These errors can be a real pain to find in a long script. This is one reason you should test your scripts frequently when you are writing them so there is less new code to test. I also find that text editors with syntax highlighting (like nedit or kate) make these kinds of bugs easier to find.

Isolating problems

Finding bugs in your programs can sometimes be very difficult and frustrating. Here are a couple of techniques that you will find useful:

Isolate blocks of code by "commenting them out." This trick involves putting comment characters at the beginning of lines of code to stop the shell from reading them. Frequently, you will do this to a block of code to see if a particular problem goes away. By doing this, you can isolate which part of a program is causing (or not causing) a problem.

For example, when we were looking for our missing quotation we could have done this:

#!/bin/bash

number=1

if [ $number = "1" ]; then
    echo "Number equals 1
#else
#   echo "Number does not equal 1"
fi
       

By commenting out the else clause and running the script, we could show that the problem was not in the else clause even though the error message suggested that it was.

Use echo commands to verify your assumptions. As you gain experience tracking down bugs, you will discover that bugs are often not where you first expect to find them. A common problem will be that you will make a false assumption about the performance of your program. You will see a problem develop at a certain point in your program and assume that the problem is there. This is often incorrect, as we have seen. To combat this, you should place echo commands in your code while you are debugging, to produce messages that confirm the program is doing what is expected. There are two kinds of messages that you should insert.

The first type simply announces that you have reached a certain point in the program. We saw this in our earlier discussion on stubbing. It is useful to know that program flow is happening the way we expect.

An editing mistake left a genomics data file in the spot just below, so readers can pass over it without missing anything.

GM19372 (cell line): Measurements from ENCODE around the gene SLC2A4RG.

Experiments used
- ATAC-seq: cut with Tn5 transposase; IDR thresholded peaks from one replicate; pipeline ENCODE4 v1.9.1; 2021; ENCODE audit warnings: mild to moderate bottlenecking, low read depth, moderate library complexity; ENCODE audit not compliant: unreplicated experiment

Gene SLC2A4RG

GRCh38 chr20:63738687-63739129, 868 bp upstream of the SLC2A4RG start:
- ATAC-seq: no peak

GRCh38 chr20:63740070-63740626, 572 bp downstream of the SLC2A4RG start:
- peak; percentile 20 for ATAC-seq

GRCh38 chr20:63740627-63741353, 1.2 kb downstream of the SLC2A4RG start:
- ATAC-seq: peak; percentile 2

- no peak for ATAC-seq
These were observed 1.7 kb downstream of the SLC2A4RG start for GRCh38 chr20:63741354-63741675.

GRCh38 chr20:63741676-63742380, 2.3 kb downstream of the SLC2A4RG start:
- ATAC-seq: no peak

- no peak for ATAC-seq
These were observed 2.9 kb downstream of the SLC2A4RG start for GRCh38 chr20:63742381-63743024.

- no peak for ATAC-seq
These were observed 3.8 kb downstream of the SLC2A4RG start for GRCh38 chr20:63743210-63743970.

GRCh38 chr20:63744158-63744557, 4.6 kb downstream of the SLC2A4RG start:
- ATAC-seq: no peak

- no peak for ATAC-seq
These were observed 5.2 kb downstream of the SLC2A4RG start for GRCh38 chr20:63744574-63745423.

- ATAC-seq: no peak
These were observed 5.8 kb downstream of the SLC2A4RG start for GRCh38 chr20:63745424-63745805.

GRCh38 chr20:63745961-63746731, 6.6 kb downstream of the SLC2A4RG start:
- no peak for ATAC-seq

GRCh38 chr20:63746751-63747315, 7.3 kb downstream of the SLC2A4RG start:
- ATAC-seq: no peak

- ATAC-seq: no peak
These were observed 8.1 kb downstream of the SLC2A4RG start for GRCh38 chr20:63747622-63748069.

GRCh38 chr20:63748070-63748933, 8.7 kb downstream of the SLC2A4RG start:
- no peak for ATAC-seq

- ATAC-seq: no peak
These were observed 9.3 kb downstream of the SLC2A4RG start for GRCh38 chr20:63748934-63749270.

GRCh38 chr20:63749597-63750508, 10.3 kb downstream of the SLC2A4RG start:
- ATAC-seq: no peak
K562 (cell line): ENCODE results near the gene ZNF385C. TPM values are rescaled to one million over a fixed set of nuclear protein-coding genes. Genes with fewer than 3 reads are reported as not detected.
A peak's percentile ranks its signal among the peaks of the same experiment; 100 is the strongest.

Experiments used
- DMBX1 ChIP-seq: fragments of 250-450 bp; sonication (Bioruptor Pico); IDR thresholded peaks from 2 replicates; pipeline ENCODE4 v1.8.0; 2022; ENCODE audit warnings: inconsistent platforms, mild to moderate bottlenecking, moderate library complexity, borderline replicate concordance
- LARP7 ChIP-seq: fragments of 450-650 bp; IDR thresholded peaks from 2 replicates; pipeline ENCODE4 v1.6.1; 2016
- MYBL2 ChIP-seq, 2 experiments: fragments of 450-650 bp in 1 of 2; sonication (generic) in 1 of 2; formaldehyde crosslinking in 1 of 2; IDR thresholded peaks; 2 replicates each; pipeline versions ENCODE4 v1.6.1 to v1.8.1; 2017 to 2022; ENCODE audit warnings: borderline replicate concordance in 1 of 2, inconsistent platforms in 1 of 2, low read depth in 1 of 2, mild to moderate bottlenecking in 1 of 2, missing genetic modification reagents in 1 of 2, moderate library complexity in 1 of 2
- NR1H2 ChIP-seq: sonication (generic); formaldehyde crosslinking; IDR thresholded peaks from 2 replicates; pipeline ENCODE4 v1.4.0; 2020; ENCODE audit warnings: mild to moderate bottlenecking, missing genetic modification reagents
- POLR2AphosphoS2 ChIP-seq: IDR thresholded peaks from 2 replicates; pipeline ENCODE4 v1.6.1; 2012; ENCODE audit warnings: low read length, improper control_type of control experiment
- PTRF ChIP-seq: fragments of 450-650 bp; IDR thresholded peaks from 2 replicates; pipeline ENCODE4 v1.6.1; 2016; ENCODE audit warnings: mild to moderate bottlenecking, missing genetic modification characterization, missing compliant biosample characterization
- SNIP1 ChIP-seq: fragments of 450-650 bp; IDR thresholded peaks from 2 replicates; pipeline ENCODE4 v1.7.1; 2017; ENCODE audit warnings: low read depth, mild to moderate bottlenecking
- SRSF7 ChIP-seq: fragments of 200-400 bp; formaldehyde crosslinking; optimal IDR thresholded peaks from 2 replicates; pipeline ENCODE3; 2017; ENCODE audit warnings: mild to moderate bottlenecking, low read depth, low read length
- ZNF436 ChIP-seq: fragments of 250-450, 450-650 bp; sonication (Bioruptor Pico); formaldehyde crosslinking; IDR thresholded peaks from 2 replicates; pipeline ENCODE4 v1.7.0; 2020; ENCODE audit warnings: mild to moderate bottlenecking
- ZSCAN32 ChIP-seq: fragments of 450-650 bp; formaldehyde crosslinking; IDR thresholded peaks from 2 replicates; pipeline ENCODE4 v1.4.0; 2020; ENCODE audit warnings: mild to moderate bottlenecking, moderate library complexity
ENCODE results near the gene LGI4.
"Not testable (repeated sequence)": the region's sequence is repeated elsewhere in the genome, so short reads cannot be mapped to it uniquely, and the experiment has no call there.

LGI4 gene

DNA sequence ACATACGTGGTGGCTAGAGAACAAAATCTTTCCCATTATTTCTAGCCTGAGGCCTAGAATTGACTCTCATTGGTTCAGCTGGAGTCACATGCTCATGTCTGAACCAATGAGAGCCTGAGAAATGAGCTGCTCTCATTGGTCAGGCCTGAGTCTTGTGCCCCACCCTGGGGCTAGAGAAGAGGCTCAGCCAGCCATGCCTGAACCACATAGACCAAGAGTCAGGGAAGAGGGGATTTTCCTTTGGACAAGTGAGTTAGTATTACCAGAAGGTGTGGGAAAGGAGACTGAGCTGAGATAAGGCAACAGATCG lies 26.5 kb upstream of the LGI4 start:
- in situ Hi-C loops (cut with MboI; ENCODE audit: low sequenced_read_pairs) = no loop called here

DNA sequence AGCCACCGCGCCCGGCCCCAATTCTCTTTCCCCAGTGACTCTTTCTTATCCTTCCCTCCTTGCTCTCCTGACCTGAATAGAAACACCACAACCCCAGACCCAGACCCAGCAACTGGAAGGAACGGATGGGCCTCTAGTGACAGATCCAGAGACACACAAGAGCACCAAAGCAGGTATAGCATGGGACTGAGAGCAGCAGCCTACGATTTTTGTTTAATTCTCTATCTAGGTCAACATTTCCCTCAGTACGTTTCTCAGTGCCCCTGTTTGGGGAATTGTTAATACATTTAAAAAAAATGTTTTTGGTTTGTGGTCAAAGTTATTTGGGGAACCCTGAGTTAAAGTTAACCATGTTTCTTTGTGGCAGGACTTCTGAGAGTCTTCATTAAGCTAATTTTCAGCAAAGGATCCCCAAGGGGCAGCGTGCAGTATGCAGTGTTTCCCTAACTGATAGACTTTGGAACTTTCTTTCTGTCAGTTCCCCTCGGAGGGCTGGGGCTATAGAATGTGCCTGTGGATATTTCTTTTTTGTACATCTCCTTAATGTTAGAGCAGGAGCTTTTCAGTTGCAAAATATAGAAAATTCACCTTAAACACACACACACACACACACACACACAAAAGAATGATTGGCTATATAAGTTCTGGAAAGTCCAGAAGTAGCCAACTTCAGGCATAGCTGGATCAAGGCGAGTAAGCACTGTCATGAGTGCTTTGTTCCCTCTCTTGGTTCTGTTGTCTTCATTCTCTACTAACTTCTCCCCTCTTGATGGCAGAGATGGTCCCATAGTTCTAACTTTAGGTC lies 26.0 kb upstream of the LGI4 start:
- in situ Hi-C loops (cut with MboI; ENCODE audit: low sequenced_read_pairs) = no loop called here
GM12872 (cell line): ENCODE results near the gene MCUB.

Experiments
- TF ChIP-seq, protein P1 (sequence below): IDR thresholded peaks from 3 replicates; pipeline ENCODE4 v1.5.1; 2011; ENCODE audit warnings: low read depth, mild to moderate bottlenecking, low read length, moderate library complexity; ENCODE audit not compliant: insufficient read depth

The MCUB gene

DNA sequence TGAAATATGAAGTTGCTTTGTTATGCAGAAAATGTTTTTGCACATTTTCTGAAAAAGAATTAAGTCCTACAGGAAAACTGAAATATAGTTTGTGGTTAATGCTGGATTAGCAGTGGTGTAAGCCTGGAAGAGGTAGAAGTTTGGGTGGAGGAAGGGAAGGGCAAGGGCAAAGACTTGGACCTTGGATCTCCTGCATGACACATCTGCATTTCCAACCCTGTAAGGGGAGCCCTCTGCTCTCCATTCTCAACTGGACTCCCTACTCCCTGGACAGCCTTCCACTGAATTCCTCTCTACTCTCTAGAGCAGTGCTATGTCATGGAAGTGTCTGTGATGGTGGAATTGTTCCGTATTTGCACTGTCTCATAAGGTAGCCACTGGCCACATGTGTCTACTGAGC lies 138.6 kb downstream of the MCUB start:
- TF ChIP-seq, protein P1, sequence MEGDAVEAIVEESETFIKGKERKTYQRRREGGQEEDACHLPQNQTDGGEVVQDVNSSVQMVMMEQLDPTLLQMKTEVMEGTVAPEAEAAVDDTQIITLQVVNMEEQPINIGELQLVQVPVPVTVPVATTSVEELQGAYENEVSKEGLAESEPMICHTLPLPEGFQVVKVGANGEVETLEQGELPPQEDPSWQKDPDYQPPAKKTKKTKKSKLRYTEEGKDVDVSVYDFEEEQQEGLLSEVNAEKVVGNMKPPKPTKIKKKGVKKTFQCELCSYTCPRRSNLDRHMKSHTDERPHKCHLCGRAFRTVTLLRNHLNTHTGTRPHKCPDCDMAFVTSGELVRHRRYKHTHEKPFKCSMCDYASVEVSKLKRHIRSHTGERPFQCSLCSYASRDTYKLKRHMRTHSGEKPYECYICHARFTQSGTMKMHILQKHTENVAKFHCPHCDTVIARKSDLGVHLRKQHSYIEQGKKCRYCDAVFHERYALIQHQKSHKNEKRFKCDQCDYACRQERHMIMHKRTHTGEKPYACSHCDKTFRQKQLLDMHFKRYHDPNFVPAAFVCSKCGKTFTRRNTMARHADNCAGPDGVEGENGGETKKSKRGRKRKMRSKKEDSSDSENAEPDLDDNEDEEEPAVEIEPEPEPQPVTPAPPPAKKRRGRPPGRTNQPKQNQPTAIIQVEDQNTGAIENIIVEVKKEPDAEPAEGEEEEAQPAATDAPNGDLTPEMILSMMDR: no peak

The second type displays the value of a variable (or variables) used in a calculation or test. You will often find that a portion of your program will fail because something that you assumed was correct earlier in your program is, in fact, incorrect and is causing your program to fail later on.

Watching your script run

It is possible to have bash show you what it is doing when you run your script. To do this, add a "-x" to the first line of your script, like this:

#!/bin/bash -x
       

Now, when you run your script, bash will display each line (with substitutions performed) as it executes it. This technique is called tracing. Here is what it looks like:

[me@linuxbox me]$ ./trouble.bash
+ number=1
+ '[' 1 = 1 ']'
+ echo 'Number equals 1'
Number equals 1

Alternately, you can use the set command within your script to turn tracing on and off. Use set -x to turn tracing on and set +x to turn tracing off. For example.:

#!/bin/bash

number=1

set -x
if [ $number = "1" ]; then
    echo "Number equals 1"
else
    echo "Number does not equal 1"
fi
set +x
       

© 2000-2014, William E. Shotts, Jr. Verbatim copying and distribution of this entire article is permitted in any medium, provided this copyright notice is preserved.